Table of Contents Author Guidelines Submit a Manuscript
AIDS Research and Treatment

Volume 2014, Article ID 480247, 4 pages

http://dx.doi.org/10.1155/2014/480247
Research Article

Oral Health Status and Oromucosal Lesions in Patients Living with HIV/AIDS in India: A Comparative Study

Department of Public Health Dentistry, Sri Aurobindo College of Dentistry, India

Received 16 May 2014; Revised 1 July 2014; Accepted 28 July 2014; Published 20 August 2014

Academic Editor: Guido Poli

Copyright © 2014 Sandeep Kumar et al. This is an open access article distributed under the Creative Commons Attribution License, which permits unrestricted use, distribution, and reproduction in any medium, provided the original work is properly cited.

Abstract

Oral health status of HIV positive individuals is in poor condition which may be a sequela of variety of factors. This study was aimed at assessing and comparing the oral health status and oromucosal lesions between HIV positive and negative individuals in India. A total of 126 HIV positive and 532 HIV negative individuals were recruited for the study. Oral health status and oromucosal lesions were recorded using WHO oral health assessment form (1997). Data was analyzed using chi-square and independent sample student’s t test. Majority (85.7%) of people suffering from HIV belonged to lower socioeconomic status. The mean for DMFT score was found to be significantly higher in HIV positive individuals () as compared to HIV negative individuals () ( value ). Nearly 75% of HIV positive individuals showed oromucosal lesions with candidiasis (36%) being the most common. Nearly 50% of HIV positive individuals had community periodontal index (CPI) and loss of attachment (LOA) score >2. In conclusion HIV positive individuals have poor oral health status and poor periodontal status compared to control group. Effective policies need to be drafted to take care of the oral health of this high risk group.

1. Introduction

The worst disease that can ever happen to mankind is his/her inability to resist other diseases. HIV is a condition caused by human immunodeficiency virus. The condition gradually destroys the immune system which makes it harder for the body to fight infections [1].

Human immunodeficiency virus is a major global health problem. Based on HIV Sentinel Surveillance 2008-09, it is estimated that India has an adult prevalence of 0.31 percent with 23.9 lakh people infected with HIV, of which, 39 percent are female and 3.5 percent are children [2]. Not only does it destroy the immunity of the infected person but also it results in an elevated tendency to acquire and manifest diseases that are considered usually resistible by the normal human body. With the inclusion of depletion in health, such a state also depletes the quality of living, which results in further complications as far as oral disease states are concerned.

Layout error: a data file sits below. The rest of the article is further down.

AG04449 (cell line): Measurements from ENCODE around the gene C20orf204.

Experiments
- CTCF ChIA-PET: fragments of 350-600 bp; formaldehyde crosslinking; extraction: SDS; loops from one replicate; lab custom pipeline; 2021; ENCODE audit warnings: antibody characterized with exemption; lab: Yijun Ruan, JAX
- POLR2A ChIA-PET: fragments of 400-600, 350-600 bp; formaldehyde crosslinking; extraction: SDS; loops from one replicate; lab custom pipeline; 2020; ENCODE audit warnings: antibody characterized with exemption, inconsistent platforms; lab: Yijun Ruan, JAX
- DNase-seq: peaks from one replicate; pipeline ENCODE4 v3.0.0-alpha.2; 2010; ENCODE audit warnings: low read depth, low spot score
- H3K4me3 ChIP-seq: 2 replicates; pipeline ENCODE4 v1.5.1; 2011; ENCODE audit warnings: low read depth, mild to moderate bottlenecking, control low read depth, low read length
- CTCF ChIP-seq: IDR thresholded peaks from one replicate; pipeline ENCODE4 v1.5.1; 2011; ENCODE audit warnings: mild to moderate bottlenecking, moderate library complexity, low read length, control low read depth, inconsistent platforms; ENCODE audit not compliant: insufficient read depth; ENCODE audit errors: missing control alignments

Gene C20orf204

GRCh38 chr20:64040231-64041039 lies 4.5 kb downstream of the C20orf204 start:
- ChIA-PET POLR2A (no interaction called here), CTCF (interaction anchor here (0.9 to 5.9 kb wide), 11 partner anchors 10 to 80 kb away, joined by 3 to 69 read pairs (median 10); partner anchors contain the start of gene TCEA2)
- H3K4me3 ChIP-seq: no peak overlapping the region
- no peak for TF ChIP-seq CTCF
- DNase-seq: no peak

Oral lesions that are associated with this disease are important, since they affect the quality of life of the patient and are useful markers of disease progression and immunosuppression [3]. In developed countries, oral lesions in HIV infection have been well documented but, in developing countries like India, there are fewer reports on oral lesions that have been documented. There is limited literature available wherein the oral health status and oromucosal lesions in patients suffering from HIV/AIDS have been compared to general population. Thus, this study was carried out with the objective of assessing and comparing the oral health status and oromucosal lesions between the HIV positive and HIV negative individuals in central India. The study findings would enable policy makers to draft effective policies to improve oral health status of the vulnerable group.

2. Methods

This cross-sectional study was carried at Saathi Home Care Institution, Ujjain, central India. A total of 126 HIV positive individuals fulfilled the inclusion criteria and were included in the study. All individuals who were more than 15 years of age and above, present on the day of survey and willing to participate, were included in the study. Those patients who were not willing to participate were excluded from the study. A total of 532 HIV negative patients served as control group. Prior to the study a well-informed consent was taken from the participants and ethical clearance to conduct the study was taken from the Institutional Review Board, Sri Aurobindo Institute of Medical Sciences, Indore, India.

A questionnaire was prepared that collected information on sociodemographic data, oral hygiene practices, adverse habits, and years of drug use. The questionnaire was translated into local language. The back translation of questionnaire was done and verified by experts in both languages. The validity of the questionnaire was checked and verified and it was found to be good. The questionnaire was distributed by a single examiner to the participants who voluntary agreed to participate in the study. Any difficulties during the selection of choices were clarified by the same examiner and uncompleted questionnaire was omitted from the study and replaced by another patients’ questionnaire. To eliminate interviewer’s bias, data collection, questionnaire, and visual examination were carried out by the same examiner. Socioeconomic status was calculated according to modified Kuppuswamy scale [4]. Based upon patients education, occupation, and monthly income, the socioeconomic status of the patient was tabulated and compiled into upper, middle, and lower classes.